I am Chris Lee and this is my story.
My name is Chris, and I live in Lakeville, Minnesota with my wife Amanda (along with our two dogs). By day, I manage a team of software engineers, and in my free time I’m a cyclist and amateur musician.
I’m a relative latecomer to cycling, and only got serious about riding in 2016. But in my limited years, I have started taking riding pretty seriously. The highlight so far is racing in the 2019 Race Across America as part of an 8 person team, which was especially fun because Amanda was able to join us and crew for our team. My long term goal is to see how far I can push myself in ultra-distance cycling, and I’m planning on breaking some personal records in 2020. I couldn’t be more excited to get the opportunity to be involved with RAAM again in 2021, and doing it in support of such a great cause and with a group pulled together through our shared links to cancer will make it all the more special.
I was diagnosed with melanoma in 2002. The cancer had started to spread to my lymph nodes, so it took two surgeries and a year of immunotherapy to beat it. Along the way, the doctors also discovered a small, unrelated tumor in my thyroid, so I earned another surgery, and now I can call myself a two-time cancer survivor. Amanda and I were married in 2003, about halfway through my immunotherapy treatment.
I started riding as a way to regain control over my health. In 2015, I weighed 320 pounds. I was totally sedentary and out of shape, and at 36 years old I was beginning to see the more serious effects of that lifestyle. I was pre-diabetic and I was on pills for blood pressure. I got invited along on a mountain bike ride with some friends in the spring of 2016. I dusted off my old bike that I hadn’t ridden in a few years, and I had to stop after making it about one humiliating mile. I realized that I needed to make some changes. I hadn’t survived cancer to not take care of myself. I made a total change to my diet, and I started riding regularly that summer, and by fall I started doing indoor interval training with a great group that I met. I’ve been riding and training with them ever since.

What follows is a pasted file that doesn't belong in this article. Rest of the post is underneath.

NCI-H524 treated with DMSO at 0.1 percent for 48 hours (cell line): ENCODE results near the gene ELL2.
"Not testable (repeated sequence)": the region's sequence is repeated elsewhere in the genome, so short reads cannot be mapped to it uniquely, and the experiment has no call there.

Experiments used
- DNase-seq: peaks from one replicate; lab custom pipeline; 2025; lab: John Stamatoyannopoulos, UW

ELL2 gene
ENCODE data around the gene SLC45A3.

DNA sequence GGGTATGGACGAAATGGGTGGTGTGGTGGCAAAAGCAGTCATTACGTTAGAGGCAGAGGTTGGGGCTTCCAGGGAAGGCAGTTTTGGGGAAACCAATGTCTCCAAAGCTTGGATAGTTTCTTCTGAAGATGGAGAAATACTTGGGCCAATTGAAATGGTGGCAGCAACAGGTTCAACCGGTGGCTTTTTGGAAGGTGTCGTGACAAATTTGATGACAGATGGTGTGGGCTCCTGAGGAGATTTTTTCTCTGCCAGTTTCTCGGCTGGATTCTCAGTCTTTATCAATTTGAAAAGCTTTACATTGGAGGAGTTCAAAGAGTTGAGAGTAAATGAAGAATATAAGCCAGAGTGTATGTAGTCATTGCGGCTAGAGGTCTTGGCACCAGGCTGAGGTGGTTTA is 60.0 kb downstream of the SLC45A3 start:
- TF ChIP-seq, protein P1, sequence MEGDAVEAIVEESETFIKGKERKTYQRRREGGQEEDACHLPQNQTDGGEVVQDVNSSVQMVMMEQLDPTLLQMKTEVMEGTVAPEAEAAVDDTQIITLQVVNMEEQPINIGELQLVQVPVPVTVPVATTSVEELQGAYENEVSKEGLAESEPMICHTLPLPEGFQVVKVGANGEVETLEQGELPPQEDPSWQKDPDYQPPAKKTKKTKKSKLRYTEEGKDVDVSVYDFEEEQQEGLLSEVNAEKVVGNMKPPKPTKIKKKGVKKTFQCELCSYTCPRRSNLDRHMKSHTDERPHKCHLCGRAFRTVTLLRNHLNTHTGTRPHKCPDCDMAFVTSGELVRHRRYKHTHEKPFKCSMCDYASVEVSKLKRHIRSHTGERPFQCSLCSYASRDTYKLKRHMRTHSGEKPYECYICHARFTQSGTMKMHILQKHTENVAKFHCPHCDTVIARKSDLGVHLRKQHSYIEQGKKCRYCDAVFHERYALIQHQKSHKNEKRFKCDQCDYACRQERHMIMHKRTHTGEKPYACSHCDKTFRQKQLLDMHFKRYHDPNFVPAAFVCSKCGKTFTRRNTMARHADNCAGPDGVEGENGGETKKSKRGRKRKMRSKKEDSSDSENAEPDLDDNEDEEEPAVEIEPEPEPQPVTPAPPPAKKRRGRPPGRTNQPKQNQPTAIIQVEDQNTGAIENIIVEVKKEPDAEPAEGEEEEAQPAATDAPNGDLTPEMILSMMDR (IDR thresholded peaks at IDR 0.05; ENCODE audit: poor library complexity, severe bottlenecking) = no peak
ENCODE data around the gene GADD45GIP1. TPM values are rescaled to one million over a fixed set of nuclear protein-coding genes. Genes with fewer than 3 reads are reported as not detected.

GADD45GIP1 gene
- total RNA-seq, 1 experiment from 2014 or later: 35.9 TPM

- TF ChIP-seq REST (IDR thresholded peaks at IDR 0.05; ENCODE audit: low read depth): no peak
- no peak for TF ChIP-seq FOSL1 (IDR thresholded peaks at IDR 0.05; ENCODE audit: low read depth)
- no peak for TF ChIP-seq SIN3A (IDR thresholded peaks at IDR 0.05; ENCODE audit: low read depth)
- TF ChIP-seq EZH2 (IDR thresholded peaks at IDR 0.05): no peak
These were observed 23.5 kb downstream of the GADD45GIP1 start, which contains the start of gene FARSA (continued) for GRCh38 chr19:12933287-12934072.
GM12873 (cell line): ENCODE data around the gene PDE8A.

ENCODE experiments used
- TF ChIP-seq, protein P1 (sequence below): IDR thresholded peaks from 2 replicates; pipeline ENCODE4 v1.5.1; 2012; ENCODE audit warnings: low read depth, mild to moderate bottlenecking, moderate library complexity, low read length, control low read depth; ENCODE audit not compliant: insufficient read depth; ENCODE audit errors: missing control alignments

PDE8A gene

I’m excited to race RAAM again because it is such an amazing experience, but also because it’s a great platform for fundraising and awareness. I know the years immediately after treatment were some of the hardest for me, when I was scared to be outside in the sun, and scared to make long term decisions. I know I let opportunities of all sorts pass me by. I wasn’t concerned at all about eating right or exercising because I wasn’t convinced I had much of a future. RAAM gives me the opportunity to help raise money to support research and ultimately help find a cure, and also give one example of what’s possible after surviving cancer and overcoming obesity.